F. S. L. Lyons
Lyons was born in Derry, Northern Ireland, in 1923, but soon moved to Boyle in County Roscommon where his father was a bank official. Educated locally, he won a scholarship to Tunbridge Wells and later attended The High School and Trinity College in Dublin.
He was a lecturer in history at Hull University and at Trinity College, Dublin, before becoming the founding Professor of Modern History at Kent University in 1964, serving also as Master of Eliot College from 1969 to 1972.
Lyons became Provost of Trinity College, Dublin, in 1974, but relinquished the post in 1981 to concentrate on writing. His work Charles Stewart Parnell won the Heinemann Prize in 1978. He won the Christopher Ewart-Biggs Memorial Prize and the Wolfson Literary Prize for History for his book Culture and Anarchy in Ireland, 1890-1939, published in 1979. He was awarded honorary doctorates by five universities and was a Fellow of the Royal Society of Literature and of the British Academy and was Visiting Professor at Princeton University. His principal works also include Ireland Since the Famine, the standard university textbook for Irish history from the mid-19th to late-20th century, and a biography of Charles Stewart Parnell.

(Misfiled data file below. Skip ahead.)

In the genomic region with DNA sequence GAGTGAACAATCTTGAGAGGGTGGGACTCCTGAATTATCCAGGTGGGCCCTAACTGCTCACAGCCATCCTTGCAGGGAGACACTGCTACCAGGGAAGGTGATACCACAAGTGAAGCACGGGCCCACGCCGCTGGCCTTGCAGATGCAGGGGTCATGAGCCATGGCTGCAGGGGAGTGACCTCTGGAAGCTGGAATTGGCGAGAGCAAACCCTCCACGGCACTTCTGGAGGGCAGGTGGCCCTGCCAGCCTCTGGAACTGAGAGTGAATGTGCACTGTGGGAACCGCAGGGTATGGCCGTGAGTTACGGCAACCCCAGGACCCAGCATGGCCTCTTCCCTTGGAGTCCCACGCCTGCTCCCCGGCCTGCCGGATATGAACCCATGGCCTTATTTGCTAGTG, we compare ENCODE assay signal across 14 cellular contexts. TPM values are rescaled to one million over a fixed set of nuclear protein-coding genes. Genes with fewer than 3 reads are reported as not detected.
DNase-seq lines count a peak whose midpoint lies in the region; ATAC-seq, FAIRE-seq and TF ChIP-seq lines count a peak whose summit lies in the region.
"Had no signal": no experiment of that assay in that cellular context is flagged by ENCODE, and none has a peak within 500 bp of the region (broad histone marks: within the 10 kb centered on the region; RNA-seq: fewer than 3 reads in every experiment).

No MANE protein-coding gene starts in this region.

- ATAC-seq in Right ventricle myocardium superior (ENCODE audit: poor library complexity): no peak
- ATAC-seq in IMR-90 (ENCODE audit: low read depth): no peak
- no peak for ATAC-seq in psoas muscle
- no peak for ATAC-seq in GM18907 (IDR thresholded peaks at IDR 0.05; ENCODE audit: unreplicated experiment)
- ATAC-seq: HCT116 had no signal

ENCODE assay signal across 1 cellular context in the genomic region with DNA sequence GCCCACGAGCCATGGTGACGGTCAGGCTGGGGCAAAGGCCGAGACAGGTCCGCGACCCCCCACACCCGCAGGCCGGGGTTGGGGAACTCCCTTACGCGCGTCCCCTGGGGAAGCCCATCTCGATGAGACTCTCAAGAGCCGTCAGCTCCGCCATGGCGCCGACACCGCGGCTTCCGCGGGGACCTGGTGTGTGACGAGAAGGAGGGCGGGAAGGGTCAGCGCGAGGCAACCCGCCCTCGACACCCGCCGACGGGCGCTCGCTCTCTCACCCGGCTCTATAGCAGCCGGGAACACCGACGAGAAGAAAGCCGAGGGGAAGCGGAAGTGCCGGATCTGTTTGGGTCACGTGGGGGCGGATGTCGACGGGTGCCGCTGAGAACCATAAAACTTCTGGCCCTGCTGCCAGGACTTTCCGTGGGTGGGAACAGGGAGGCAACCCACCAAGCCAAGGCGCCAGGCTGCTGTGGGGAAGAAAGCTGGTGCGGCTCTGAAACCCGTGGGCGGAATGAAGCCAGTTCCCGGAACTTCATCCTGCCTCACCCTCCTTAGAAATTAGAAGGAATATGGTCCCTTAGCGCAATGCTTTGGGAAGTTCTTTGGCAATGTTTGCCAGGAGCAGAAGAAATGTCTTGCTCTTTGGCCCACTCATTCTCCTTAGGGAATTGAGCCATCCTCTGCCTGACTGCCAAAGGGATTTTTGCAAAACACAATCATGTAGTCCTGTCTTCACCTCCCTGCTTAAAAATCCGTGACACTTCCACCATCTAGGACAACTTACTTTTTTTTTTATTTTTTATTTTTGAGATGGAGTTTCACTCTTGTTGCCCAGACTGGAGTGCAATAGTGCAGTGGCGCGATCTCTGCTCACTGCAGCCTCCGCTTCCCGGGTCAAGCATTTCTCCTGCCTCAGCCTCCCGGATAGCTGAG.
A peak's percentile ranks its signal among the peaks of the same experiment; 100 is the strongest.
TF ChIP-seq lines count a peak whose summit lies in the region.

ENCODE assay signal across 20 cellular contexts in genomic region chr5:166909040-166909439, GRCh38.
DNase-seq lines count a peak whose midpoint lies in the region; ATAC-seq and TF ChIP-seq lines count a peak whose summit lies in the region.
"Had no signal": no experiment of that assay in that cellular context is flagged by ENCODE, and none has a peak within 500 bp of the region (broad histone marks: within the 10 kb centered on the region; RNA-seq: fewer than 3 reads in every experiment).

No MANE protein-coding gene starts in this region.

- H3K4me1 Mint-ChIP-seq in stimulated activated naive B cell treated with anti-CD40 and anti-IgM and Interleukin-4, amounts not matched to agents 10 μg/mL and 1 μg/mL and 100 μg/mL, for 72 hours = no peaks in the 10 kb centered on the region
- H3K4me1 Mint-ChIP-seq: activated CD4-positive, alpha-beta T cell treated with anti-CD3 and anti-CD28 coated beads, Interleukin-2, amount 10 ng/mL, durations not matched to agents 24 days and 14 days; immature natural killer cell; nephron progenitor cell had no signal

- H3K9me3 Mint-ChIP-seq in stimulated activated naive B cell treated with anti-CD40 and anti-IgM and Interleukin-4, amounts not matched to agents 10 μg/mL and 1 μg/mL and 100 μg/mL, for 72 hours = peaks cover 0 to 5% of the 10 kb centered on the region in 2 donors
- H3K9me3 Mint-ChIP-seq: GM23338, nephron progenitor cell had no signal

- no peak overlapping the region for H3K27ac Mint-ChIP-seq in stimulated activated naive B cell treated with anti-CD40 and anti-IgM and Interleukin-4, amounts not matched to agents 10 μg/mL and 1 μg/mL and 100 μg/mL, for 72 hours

Lyons died in Dublin, in September 1983.
- The Irish Parliamentary Party, 1890-1910 (1951)
- The Fall of Parnell 1890-91 (1960)
- John Dillon: A Biography (1968)
- Ireland Since the Famine (1971)
- Charles Stewart Parnell (1977)
- Culture and Anarchy in Ireland, 1890-1939 (1979)
- Ulster History Circle. "Lyons, Francis Stewart Leland 1923-1983". Dictionary of Ulster Biography. Retrieved 2007-08-09.
- Townshend, Charles. "Lyons, (Francis Stewart) Leland (1923–1983)", revised, Oxford Dictionary of National Biography, Oxford University Press, 2004
- Martin, Graham. From Vision to Reality: the Making of the University of Kent at Canterbury, University of Kent at Canterbury, 1990, page 259, ISBN 0-904938-03-4
Albert Joseph McConnell
|Provost of Trinity College, Dublin
William Arthur Watts